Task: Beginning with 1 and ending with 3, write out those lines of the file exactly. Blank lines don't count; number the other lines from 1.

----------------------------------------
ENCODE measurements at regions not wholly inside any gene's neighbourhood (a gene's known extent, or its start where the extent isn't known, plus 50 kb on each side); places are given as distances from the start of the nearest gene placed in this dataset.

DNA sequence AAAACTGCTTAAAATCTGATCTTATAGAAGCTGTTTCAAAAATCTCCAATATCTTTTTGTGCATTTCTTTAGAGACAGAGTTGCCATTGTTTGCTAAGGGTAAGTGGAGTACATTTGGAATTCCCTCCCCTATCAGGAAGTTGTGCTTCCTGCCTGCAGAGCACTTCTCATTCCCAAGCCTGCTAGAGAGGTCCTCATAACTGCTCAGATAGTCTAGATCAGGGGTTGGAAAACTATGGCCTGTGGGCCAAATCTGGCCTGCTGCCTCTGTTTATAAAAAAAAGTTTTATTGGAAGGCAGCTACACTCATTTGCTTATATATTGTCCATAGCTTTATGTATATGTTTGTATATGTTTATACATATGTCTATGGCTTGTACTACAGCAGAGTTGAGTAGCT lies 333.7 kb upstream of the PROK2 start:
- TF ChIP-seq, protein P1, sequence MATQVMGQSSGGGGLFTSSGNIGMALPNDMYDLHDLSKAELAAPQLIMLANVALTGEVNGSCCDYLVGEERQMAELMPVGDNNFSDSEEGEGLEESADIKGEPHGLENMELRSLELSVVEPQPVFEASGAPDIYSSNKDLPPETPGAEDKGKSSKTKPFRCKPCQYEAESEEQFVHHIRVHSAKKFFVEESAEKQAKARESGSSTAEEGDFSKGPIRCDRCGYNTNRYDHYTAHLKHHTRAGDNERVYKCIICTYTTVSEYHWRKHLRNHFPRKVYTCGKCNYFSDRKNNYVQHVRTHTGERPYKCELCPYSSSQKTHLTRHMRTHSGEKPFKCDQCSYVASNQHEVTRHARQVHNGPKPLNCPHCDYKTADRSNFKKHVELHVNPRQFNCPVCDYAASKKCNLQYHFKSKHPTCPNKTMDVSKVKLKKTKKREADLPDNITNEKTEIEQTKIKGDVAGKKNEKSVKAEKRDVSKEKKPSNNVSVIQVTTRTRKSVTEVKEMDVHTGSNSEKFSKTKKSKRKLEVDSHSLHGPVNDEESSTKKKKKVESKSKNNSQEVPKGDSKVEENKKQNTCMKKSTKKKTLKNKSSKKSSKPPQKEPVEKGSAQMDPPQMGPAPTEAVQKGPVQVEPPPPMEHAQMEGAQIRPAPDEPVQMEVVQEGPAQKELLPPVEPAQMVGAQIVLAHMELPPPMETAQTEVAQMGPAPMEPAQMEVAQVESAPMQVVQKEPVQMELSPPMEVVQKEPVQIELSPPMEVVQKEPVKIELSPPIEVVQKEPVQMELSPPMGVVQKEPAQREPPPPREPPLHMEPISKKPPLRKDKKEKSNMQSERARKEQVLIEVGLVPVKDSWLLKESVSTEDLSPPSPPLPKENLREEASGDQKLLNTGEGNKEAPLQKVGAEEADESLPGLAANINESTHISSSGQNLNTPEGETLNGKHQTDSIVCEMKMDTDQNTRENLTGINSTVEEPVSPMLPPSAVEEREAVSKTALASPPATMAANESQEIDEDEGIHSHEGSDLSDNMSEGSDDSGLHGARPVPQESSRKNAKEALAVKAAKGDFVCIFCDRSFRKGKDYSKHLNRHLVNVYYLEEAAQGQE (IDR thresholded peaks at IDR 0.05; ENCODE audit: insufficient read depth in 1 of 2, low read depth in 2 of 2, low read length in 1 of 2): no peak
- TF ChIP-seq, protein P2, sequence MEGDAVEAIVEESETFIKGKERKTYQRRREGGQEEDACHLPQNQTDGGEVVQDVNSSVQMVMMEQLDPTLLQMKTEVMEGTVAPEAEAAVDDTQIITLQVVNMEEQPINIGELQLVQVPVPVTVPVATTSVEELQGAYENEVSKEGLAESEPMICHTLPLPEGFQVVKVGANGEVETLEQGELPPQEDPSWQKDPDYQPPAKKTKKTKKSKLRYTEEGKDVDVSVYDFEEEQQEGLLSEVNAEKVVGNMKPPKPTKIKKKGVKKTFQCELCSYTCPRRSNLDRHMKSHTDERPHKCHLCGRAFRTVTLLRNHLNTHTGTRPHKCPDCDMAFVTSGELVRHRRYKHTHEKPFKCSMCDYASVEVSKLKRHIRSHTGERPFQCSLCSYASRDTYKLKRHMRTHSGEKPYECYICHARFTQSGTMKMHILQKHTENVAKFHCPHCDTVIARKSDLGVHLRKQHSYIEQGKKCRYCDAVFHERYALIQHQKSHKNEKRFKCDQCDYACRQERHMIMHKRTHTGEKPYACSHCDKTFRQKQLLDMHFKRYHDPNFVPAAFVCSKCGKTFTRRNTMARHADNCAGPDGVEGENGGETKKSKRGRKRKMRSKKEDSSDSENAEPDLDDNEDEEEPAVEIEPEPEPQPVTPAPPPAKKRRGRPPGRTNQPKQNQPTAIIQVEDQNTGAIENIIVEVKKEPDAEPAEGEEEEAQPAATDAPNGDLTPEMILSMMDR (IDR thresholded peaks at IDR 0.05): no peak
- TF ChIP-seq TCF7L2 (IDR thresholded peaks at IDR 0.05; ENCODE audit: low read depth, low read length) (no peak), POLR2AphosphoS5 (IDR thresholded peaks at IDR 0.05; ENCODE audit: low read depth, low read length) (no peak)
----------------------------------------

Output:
ENCODE measurements at regions not wholly inside any gene's neighbourhood (a gene's known extent, or its start where the extent isn't known, plus 50 kb on each side); places are given as distances from the start of the nearest gene placed in this dataset.

DNA sequence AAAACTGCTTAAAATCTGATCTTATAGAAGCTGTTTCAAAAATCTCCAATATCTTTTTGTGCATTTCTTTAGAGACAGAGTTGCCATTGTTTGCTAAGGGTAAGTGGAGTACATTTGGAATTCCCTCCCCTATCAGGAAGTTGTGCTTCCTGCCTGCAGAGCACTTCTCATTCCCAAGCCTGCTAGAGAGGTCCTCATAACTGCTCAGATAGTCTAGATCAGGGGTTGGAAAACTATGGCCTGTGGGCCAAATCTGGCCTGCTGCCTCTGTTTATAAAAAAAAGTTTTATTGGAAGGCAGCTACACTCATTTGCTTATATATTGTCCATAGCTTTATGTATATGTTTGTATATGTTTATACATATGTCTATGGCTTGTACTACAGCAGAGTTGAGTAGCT lies 333.7 kb upstream of the PROK2 start:
- TF ChIP-seq, protein P1, sequence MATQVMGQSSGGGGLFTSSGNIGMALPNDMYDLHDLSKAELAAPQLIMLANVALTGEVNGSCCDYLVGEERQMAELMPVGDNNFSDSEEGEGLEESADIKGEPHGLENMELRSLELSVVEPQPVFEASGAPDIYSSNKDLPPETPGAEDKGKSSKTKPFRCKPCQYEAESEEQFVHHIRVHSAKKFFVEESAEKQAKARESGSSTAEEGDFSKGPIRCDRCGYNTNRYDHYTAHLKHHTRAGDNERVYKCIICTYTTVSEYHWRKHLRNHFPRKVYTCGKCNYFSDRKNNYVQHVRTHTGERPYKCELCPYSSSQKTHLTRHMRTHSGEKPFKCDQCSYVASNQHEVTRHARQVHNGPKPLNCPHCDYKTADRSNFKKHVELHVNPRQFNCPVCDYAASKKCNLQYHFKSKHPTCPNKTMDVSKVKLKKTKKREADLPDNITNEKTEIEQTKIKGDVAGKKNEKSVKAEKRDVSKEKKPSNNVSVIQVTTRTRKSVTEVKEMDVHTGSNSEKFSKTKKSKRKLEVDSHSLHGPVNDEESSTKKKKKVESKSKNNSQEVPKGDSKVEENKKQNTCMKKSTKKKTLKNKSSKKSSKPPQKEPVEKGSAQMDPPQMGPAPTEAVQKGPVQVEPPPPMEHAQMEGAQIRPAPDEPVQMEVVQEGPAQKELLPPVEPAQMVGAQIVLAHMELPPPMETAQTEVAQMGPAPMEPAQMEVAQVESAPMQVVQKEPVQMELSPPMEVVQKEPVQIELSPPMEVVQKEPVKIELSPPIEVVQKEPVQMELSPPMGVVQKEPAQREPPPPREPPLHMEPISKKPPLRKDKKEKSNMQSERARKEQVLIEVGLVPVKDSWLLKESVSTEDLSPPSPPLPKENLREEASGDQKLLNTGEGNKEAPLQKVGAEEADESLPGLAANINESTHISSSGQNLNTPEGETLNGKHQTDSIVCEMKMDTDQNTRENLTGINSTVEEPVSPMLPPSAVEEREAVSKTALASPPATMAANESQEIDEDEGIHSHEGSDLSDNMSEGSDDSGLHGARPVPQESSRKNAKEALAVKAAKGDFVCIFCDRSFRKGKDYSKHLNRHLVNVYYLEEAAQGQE (IDR thresholded peaks at IDR 0.05; ENCODE audit: insufficient read depth in 1 of 2, low read depth in 2 of 2, low read length in 1 of 2): no peak